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“Mary Eleanor” 4×4, oil on canvas $50.00 Buy Now

I write this knowing but also hoping I’m not the only parent who repeatedly compares myself to other parents. Last year, my college roommates and I (now scattered in different cities) decided that we were doing a woefully inadequate job keeping up with one another. So we began weekly email updates. One my dear friends has a son my son’s age. And when she tells me he plays (and loves) soccer and didn’t even cry when he got the dreaded four-year-old routine vaccination shots, I couldn’t help but wonder, “Am I doing something wrong?” I tried soccer with Ezra, and I wish I’d decided to get a root canal or wait in line at the DMV instead. He just wasn’t interested in paying attention for an hour. I spent most of “soccer” cajoling him back onto the field or yelling at him to stop tackling the other kids. And don’t even get me started about the doctor’s office. 

Sometimes I struggle to remember that not only are kids different with unique perspectives, needs, and talents, but so are parents. The worst thing we can do is assume there is one end-all-be-all strategy that can handle any kid in any situation. I noticed this when Ezra was a baby. Sleep training saved my life, and I found myself proselytizing the masses on its inherent goodness. But it was one of many solutions. It was the one that worked for me.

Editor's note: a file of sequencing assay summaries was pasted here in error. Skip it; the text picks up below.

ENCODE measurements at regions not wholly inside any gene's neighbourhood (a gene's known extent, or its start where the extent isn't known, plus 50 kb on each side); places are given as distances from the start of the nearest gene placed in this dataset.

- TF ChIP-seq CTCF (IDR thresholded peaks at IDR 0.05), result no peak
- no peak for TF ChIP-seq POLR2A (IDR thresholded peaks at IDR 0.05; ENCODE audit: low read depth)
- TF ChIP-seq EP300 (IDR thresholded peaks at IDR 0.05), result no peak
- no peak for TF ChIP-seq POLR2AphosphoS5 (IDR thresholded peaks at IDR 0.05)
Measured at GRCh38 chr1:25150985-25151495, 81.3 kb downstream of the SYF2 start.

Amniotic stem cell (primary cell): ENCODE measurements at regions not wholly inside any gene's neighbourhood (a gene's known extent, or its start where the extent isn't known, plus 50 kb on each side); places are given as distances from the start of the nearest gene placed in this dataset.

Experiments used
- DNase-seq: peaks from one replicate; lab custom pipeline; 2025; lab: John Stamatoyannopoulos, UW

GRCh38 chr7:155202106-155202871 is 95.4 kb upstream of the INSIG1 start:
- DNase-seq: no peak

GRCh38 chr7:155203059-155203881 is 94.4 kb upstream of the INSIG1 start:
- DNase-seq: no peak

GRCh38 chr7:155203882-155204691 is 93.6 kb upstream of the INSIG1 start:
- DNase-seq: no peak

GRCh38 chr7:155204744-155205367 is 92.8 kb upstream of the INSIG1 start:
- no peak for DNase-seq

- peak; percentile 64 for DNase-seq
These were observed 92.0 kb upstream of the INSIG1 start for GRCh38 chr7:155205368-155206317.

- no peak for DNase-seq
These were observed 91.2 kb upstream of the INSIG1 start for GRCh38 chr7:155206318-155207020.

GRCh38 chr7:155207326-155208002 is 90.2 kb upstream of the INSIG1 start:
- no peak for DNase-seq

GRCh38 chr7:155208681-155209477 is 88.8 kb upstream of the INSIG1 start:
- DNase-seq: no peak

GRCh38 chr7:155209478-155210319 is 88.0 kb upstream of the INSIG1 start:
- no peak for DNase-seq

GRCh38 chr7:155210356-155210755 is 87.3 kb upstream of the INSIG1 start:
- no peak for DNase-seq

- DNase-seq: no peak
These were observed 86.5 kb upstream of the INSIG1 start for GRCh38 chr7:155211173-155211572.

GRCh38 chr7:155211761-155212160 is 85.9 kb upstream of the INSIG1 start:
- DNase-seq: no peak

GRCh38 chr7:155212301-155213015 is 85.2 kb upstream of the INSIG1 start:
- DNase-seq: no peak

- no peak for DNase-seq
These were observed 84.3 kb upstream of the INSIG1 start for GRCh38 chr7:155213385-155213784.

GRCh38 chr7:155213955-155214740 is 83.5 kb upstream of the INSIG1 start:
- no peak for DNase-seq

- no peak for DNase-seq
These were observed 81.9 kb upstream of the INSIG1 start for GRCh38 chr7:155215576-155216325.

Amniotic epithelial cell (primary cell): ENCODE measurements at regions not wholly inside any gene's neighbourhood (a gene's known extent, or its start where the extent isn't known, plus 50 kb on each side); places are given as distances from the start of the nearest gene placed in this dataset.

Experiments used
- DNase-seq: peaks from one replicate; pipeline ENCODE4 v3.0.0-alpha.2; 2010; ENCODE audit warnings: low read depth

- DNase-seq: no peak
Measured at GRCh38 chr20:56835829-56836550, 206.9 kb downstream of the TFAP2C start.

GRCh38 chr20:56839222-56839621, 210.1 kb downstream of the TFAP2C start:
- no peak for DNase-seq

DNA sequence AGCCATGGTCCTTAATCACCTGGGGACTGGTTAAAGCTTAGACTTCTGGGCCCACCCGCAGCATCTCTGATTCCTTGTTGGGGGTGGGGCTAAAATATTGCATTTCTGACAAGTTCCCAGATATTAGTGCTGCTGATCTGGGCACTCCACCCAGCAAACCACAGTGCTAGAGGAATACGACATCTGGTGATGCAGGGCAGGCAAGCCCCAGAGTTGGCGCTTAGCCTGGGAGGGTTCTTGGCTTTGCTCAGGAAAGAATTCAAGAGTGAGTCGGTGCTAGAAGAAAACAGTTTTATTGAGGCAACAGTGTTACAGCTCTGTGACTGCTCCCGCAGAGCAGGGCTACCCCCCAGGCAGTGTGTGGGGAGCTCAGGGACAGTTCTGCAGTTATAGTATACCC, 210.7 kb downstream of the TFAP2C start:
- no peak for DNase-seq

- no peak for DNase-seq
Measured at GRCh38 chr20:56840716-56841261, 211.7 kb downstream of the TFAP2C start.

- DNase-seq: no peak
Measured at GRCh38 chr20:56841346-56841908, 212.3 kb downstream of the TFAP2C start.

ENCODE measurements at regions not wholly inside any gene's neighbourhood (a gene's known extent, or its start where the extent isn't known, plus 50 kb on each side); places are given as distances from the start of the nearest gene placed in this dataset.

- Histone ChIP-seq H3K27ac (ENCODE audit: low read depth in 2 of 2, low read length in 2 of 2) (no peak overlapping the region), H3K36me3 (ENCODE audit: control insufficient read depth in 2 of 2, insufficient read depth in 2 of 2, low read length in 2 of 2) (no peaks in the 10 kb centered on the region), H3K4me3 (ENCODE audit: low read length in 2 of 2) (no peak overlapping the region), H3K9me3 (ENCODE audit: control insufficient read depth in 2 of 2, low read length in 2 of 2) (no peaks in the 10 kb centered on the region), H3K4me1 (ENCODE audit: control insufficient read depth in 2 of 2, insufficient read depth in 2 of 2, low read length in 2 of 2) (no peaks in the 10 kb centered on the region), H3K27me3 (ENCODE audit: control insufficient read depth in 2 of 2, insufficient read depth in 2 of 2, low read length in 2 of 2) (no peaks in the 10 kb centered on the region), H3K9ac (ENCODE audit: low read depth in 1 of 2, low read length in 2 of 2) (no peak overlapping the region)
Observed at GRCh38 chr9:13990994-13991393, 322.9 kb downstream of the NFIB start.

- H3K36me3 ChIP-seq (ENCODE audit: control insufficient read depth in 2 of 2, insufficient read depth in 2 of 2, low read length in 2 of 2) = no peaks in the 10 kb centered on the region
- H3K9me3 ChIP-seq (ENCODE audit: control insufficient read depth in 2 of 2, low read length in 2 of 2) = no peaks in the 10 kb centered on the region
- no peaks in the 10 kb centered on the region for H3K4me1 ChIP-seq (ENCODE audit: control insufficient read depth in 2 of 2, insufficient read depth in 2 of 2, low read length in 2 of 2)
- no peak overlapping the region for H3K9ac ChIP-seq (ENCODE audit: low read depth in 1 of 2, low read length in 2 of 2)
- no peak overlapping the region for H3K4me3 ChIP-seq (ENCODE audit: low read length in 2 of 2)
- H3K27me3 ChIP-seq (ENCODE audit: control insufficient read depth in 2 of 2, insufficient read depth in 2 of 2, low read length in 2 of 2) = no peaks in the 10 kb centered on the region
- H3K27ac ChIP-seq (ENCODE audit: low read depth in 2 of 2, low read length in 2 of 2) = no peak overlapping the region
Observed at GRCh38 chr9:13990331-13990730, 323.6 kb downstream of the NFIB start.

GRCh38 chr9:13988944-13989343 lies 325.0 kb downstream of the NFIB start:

Mary Eleanor wrote to me about the time she did something different than the parents around her. Some little thing that she believes paid off big in the end. Here’s what she wrote:

We live in Baton Rouge and my daughters were NOT allowed to cross the Mississippi bridge when they were in high school. One time, my youngest and a bunch of her friends did cross the bridge and thought we wouldn’t find out.  Of course, I found out about it along with the other moms and my daughter was the ONLY one to get punished. And, of course, I heard all the drama of her being the only one punished etc., etc., but I stuck to my guns and stood my ground (it’s hard sometimes). Both my girls turned out to be very responsible.

Today’s little cardinal is quite little. He’s only four inches by four inches on a one and half inch canvas. It’s a tribute to the little decisions we make, the little ways we stand our ground, regardless of what other’s might be doing.

Ezra and I love finding cardinals– that flash of red against the green of the trees in our neighborhood. When we talk about birds, I remember that he and I are a unique family. And while I love the advice and support I get from other parents, I know not all of it will work for us. A lot of families have cats or dogs, but us? We’re bird people.

I am DEFINITELY still taking your stories of bravery. Please E-mail me at [email protected] Can’t wait to hear from you.

 

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